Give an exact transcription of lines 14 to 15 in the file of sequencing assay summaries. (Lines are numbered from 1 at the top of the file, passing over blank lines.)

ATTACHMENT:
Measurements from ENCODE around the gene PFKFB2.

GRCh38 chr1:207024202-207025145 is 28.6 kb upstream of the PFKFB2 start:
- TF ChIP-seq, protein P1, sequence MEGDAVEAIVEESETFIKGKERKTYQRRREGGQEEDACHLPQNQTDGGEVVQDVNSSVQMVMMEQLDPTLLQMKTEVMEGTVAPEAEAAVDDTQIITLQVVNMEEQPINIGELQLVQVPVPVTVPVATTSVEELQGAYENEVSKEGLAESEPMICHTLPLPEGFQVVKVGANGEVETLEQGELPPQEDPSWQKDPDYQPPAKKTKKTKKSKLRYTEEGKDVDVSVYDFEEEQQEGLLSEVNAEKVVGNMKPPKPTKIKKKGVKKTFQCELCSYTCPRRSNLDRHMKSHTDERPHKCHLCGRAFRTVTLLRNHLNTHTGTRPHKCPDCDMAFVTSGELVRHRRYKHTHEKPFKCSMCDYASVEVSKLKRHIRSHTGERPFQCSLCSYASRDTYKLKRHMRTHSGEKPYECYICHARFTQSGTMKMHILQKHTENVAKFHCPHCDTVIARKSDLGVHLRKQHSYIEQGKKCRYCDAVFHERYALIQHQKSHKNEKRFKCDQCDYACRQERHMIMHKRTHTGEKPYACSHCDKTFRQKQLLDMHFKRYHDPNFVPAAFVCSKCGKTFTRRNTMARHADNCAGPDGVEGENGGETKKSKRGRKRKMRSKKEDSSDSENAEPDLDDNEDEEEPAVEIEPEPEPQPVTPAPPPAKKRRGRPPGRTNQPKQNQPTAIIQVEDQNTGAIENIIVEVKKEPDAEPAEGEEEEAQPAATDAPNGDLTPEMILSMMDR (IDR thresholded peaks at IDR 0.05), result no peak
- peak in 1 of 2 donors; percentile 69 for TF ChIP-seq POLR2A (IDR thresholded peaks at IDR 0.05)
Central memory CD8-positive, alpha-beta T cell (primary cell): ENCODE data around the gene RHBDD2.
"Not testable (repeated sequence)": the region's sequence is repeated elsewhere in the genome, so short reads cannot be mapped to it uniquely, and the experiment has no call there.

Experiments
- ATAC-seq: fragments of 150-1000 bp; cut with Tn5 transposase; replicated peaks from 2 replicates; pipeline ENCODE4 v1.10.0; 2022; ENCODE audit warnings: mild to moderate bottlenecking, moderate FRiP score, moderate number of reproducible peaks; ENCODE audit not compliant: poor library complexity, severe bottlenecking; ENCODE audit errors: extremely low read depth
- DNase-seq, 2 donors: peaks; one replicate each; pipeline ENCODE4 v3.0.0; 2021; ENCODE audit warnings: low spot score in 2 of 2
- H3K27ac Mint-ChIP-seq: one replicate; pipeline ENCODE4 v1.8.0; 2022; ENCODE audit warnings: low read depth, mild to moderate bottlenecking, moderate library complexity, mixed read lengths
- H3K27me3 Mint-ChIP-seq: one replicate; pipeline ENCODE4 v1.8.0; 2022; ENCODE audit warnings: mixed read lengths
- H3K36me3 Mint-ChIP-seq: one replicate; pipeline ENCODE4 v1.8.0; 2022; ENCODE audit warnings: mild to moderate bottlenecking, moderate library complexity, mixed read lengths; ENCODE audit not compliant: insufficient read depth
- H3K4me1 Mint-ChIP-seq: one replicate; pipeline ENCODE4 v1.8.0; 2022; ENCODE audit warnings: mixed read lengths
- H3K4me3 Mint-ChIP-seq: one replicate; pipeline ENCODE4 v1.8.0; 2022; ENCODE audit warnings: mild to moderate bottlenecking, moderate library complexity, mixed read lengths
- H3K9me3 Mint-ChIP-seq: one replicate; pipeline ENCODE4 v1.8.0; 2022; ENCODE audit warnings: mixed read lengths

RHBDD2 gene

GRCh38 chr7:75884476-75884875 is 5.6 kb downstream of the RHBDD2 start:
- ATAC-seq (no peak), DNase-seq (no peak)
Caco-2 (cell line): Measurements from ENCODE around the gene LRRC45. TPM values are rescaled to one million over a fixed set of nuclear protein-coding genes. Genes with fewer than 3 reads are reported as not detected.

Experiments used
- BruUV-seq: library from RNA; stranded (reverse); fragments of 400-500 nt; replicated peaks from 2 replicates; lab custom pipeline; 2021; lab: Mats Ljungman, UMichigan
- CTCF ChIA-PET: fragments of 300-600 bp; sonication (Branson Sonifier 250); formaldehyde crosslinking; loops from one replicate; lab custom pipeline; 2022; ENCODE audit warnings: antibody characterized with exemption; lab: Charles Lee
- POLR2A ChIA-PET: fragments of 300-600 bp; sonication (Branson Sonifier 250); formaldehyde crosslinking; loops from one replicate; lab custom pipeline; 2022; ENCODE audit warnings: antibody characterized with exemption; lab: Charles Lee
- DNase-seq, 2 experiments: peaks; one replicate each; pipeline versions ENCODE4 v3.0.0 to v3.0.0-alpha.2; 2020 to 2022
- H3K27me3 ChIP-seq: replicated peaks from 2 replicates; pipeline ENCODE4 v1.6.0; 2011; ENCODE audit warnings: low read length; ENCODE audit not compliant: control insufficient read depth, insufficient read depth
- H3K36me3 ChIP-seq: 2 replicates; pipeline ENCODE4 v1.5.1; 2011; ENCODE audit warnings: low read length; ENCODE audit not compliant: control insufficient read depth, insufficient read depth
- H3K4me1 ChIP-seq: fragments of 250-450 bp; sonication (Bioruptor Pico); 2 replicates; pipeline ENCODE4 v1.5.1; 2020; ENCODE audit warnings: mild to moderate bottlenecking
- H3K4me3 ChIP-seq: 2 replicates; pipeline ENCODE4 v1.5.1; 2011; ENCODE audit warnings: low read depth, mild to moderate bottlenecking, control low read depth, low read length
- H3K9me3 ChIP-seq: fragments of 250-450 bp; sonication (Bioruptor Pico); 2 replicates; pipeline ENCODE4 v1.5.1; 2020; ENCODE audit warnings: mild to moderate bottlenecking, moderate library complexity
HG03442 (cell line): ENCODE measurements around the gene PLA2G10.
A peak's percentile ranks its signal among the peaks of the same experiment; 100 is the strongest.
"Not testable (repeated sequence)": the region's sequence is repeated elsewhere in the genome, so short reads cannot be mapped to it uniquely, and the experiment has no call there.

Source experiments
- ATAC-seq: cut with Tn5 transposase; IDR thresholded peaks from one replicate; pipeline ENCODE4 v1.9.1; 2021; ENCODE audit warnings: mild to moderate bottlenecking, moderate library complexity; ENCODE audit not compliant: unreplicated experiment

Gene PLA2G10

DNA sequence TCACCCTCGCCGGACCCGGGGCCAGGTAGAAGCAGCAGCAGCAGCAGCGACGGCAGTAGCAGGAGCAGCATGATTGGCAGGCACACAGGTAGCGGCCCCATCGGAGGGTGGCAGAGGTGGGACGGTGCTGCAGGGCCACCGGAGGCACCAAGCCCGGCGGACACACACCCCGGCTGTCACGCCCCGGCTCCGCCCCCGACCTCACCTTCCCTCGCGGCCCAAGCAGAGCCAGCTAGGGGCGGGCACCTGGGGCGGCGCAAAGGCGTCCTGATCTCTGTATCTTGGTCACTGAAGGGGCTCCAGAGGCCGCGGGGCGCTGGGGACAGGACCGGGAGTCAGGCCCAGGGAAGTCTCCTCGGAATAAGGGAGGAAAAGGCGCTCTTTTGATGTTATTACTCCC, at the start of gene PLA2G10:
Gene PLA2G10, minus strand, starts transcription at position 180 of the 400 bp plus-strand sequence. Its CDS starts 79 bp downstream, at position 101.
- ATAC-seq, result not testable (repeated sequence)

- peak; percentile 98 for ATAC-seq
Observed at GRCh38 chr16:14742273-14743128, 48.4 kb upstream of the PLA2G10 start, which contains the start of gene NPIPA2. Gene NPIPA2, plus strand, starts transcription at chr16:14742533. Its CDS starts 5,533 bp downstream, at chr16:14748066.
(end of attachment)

- H3K4me3 Mint-ChIP-seq: one replicate; pipeline ENCODE4 v1.8.0; 2022; ENCODE audit warnings: mild to moderate bottlenecking, moderate library complexity, mixed read lengths
- H3K9me3 Mint-ChIP-seq: one replicate; pipeline ENCODE4 v1.8.0; 2022; ENCODE audit warnings: mixed read lengths